Reinsurance, of course, would’ve gone up anyway, but…not as much.  Non-cat losses wouldn’t have gone up at all, and Citizens data indicates many of its policyholders would have gotten a rate decrease, had it not been for excessive litigation.

For a closer look, delve into the following chart.  It shows the increasing number of lawsuits against property insurers by just the top 25 attorneys since 2015, (click here). It’s all public information compiled from the records of the Department of Financial Services (DFS).

Look again, closely, and think of the Strems trial where ten thousandish suits were filed by just one firm over the course of ten years and according to sworn testimony from a sitting judge, the Rules of Professional Responsibility were violated in “…virtually every case where he and his firm enter an appearance.

Yet, Strems isn’t at the top of this chart. In the far right column, (Ranking & 2020 YTD) he’s ranked number 11 with only 659 suits. Maybe he was preoccupied this year, I don’t know.  But look at who was ranked number one. Just through September 30 of this year Isabel Arias filed 2,145 suits against property insurers–300% more than Scot Strems during the same nine months.

She’s with the Cohen Law Group the head of which proclaimed himself the “Johnny Appleseed of AOB.”

Now look at the totals at the bottom of the chart. The number of  “All Suits”  has increased every year for the last five years and is on pace to grow again in 2020. The total number of suits during this time period, for just one line of business, is almost a quarter of a million suits (246,856 to be exact) filed against 56 property carriers.

The fact that 2,400 different lawyers sued 56 different property writers (see list) is not only incredible but, is testament that Florida does not need a “Fee Multiplier” to find attorneys willing to take on cases.

Finally, and again at the bottom of the chart, notice the percentage of suits filed by the top 25 attorney litigators.  For 2020 through September 30, it was 43% (almost half) of the total property lawsuits in Florida.

Of course, premium payers don’t care how we parse the lawsuits or divide their premiums.    They don’t care about our charts or even how many suits are frivolous or how much fraud there is. Maybe they should but, they don’t.

They just want their rates to go down.

Only lawmakers can cause that to happen. And while lawmakers can’t do anything about reinsurance or hurricanes they most definitely can do something to stop the fraud and litigation fundamental to the premiums of both.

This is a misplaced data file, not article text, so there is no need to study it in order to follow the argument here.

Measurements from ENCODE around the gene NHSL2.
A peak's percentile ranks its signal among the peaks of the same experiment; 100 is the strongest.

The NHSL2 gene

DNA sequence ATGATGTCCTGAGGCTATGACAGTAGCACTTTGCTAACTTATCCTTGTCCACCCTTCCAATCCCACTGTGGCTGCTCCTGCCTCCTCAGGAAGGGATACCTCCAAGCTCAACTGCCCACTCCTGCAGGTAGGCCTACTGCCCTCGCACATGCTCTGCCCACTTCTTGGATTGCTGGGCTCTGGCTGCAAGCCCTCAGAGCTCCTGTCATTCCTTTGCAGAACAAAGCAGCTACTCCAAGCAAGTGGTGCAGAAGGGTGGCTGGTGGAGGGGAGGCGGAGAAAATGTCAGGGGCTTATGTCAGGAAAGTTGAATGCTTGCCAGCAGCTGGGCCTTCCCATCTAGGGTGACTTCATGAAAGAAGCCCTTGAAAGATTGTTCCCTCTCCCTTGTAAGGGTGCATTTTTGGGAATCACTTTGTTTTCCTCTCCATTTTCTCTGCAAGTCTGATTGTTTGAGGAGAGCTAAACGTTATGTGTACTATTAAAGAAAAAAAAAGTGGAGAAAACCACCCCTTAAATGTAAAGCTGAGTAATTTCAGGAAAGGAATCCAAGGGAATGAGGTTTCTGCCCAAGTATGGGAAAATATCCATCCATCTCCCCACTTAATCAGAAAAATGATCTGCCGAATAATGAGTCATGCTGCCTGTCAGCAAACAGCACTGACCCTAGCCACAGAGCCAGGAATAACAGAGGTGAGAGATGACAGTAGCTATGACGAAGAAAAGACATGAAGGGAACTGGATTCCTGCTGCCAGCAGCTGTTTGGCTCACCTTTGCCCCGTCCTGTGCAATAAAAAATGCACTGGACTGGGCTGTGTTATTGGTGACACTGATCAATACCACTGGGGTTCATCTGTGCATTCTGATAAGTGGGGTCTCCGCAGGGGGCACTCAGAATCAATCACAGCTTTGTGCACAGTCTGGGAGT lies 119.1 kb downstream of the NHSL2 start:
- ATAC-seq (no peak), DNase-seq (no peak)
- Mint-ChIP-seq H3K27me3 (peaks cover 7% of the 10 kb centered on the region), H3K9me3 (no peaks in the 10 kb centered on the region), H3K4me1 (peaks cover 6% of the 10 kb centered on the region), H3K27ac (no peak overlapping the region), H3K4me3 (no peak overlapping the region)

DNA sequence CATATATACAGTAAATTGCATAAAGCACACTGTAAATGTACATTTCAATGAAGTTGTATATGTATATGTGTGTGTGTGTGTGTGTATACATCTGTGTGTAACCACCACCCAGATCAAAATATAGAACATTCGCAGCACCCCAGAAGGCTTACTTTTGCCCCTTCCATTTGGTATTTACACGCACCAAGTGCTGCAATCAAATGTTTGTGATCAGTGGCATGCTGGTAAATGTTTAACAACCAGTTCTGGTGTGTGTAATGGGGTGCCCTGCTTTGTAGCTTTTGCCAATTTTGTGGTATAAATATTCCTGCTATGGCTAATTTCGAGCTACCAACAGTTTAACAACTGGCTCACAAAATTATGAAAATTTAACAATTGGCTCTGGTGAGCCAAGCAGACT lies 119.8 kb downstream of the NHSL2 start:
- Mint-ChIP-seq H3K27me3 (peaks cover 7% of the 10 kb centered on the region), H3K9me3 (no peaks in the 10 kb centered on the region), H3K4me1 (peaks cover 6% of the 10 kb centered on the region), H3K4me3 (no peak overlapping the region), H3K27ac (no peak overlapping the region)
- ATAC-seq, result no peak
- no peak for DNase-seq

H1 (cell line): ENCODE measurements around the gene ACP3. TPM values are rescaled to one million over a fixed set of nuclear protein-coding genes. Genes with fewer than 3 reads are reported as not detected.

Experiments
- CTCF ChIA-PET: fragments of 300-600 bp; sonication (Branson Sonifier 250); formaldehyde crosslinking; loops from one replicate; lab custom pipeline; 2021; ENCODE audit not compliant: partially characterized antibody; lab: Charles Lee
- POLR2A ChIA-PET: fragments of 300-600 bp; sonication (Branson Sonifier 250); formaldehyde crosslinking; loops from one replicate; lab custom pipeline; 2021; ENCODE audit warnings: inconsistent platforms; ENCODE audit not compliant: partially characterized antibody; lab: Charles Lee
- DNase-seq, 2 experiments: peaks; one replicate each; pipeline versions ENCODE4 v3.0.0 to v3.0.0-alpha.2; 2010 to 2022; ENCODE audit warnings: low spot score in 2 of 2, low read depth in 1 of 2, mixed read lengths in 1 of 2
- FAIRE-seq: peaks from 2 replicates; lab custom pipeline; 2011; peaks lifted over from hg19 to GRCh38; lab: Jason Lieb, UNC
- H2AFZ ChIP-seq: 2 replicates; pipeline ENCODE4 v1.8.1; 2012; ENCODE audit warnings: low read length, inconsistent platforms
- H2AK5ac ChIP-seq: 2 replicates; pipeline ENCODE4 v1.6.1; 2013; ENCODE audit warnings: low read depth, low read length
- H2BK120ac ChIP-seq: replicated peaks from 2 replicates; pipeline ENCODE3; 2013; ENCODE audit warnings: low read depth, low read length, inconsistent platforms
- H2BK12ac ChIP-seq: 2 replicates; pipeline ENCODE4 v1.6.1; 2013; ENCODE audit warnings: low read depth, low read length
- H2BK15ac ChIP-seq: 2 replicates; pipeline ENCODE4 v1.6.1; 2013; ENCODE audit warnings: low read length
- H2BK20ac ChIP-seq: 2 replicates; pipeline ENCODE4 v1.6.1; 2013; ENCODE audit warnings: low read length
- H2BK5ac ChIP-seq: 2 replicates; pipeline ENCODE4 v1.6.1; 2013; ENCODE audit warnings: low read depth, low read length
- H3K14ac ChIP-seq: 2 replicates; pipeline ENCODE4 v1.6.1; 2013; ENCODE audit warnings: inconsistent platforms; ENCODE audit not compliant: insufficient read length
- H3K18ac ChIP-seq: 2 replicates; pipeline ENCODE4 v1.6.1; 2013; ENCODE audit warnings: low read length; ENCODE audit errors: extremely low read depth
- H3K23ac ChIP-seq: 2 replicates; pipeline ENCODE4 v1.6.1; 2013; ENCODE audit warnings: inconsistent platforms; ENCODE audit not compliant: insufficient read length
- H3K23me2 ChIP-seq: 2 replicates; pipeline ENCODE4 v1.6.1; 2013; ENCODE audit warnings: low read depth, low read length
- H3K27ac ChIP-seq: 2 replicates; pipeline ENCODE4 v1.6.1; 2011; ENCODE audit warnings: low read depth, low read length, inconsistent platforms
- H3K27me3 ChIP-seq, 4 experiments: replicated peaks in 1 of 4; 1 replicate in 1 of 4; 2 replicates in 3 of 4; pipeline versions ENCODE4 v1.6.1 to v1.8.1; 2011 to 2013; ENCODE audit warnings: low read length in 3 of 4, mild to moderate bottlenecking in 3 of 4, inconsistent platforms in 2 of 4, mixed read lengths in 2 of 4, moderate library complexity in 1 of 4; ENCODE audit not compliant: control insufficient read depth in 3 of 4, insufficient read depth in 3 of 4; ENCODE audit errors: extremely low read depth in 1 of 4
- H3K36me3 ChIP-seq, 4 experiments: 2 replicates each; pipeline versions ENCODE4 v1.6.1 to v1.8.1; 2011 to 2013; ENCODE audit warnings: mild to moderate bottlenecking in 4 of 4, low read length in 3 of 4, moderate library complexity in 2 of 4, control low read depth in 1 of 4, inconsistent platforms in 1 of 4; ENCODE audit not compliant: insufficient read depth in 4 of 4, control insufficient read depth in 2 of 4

Perhaps that will be the greatest legacy of the Strems episodes, a realization of how much Florida’s runaway fraud and litigation is costing the system and consequently how much  legislative inaction is costing consumers.


NOTE #1: The CPC,  a broad-based group of professionals advocating for reform of litigation and AOB abuse, was instrumental in 2019’s successful AOB reform effort. Members include the Florida Chamber of Commerce, American Property Casualty Insurance Association ,Florida Justice Reform Institute, Florida Roofing and Sheet Metal Contractors Association, Insurance Information Institute, National Association of Mutual Insurance Companies, Personal Insurance Federation of Florida, Associated Builders and Contractors, Citizens Property Insurance Corp., Council of Property Claims Professionals, Florida Association of Insurance Agents, Florida Bankers Association, Florida Property and Casualty Association, Florida Realtors, Florida Refrigeration and Air Conditioning Contractors Association, Florida Retail Federation, Latin American Association of Insurance Agencies, National Insurance Crime Bureau, Professional Insurance Agents of Florida, Rytech and VetCor Services.

NOTE #2: In November of 2019 the Perryman Group released an assessment of excessive tort costs in Florida called “Economic Benefits of Tort Reform”.  According to the report litigation in Florida costs:

  • $10 billion in annual direct costs
  • $15.5 billion in annual output (gross product) and 161,735 jobs when dynamic effects are considered, and;
  • $811.1 million in annual State revenues and $679 million in annual local government revenues
  • a “TORT TAX” of $719.01 on every man, woman and child in the nations third largest state.

Perryman’s study examined all suits and is consistent with Florida’s status as the nations’ number one Judicial Hell Hole.

NOTE #3: Two sources:  Sun Sentinel article “Insurance Companies are set to squeeze even more money out of us” and an article for ARTEMIS (experts in Alternative Risk Transfer and Weather related funding mechanisms) by Steve Evans. The latter states reinsurance rates-on-line rose by an estimated 26% by the June 1 renewal season.  “Rates increases are actually now moving at their fastest pace since 2002 when the increases was 28%, the data shows.” See “Property cat reinsurance rates up 26% at June 1st.” 

NOTE #4: CaseGlide released its September 2020 Claims Data Analysis revealing a total of 4,918 open litigated claims, an increase from August’s figure of 4,590 (+7%), and up 28% from September 2019 figures (3,853).   It also reported a steady decline in the percentage of Assignment of Benefits (AOB) cases in the last 12 months.  September had 20% of open cases involving AOBs vs last September at 36% of open cases.